Aside from the controversy about health problems, this was a poor insulating material in the first place. It was initially given a high R rating, but was subsequently down graded sixty percent by the Canada Mortgage and Housing Corporation, because it tended to shrink and leave gaps in the insulation.
Studies have shown that the reason the formaldehyde gas is released from this foam is either inferior materials or improper installation conditions (the mix, the temperature, the humidity). If a specific application is going to deteriorate, it will do so quite rapidly. If you have a wall full of this foam and have experienced no deterioration problems in the first year, you probably never will. Hundreds of houses that were monitored for gas diffusion showed little or no signs of formaldehyde. Some areas of the world never banned its use. Some areas have re-legalized it after the media "scandal" passed. When looking at the scientific data, I was a bit shocked to learn that two heavy smokers produce more formaldehyde gas than was measured in any of the "problem" houses. It is my opinion that a lot of people lost a lot of money through damaged property values in a scandal that had more to do with the media than with scientific reality.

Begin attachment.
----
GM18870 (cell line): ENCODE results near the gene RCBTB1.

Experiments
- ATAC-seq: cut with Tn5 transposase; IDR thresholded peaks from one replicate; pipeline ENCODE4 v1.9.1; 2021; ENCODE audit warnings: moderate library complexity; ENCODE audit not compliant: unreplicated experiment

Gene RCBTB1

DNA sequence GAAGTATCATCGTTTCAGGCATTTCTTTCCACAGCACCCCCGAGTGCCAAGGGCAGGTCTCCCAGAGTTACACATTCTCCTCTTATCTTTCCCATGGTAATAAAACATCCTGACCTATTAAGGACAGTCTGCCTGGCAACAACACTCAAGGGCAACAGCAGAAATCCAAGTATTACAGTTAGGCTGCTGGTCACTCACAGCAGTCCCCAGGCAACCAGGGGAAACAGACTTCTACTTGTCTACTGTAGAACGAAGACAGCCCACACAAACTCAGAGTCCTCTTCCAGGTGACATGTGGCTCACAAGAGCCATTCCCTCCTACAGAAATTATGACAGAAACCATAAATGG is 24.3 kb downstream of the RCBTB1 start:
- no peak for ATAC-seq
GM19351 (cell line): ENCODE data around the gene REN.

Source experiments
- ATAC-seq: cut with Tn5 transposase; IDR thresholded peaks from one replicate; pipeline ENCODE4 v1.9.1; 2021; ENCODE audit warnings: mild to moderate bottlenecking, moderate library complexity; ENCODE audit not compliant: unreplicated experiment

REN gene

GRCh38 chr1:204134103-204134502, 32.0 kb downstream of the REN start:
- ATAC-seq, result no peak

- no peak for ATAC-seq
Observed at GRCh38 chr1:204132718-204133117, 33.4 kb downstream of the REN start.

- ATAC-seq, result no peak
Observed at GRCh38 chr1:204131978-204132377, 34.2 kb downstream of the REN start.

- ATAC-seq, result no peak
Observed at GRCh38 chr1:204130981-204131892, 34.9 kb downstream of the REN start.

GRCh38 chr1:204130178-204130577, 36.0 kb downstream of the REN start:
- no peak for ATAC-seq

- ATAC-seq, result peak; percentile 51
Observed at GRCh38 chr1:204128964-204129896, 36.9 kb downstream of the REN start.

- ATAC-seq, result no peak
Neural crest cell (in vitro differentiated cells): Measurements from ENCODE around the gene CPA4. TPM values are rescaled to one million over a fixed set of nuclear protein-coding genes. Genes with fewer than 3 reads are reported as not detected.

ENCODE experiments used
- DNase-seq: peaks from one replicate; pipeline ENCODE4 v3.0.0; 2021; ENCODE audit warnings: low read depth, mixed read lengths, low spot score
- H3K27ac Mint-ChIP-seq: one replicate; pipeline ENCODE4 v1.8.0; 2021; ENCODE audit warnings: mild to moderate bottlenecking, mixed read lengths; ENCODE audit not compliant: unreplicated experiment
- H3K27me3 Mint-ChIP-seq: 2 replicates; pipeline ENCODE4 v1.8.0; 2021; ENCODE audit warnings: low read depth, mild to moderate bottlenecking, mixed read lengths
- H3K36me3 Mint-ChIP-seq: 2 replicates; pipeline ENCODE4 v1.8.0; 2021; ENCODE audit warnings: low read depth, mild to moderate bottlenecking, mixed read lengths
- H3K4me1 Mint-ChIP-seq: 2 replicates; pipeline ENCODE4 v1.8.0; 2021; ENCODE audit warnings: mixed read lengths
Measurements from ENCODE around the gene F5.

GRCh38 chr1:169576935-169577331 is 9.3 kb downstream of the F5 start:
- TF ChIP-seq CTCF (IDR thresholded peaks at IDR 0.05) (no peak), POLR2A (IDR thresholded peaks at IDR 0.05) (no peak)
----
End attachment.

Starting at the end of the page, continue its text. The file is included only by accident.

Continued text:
If you have urea formaldehyde insulation in your home and you want to set your mind at ease, short of digging it out of the walls, you should perfect your air/vapour barriers as much as possible and install an air-to-air heat exchanger (HRV) central ventilation system. That will keep most of the bad stuff in the wall from diffusing out; what does get through will be taken away by the ventilation. Sealing and ventilation is the key to solving household pollution problems, even this one.
The National Research Council of Canada Building Practice Notes No. 19 and No. 23 deal with what to do about foam in your house.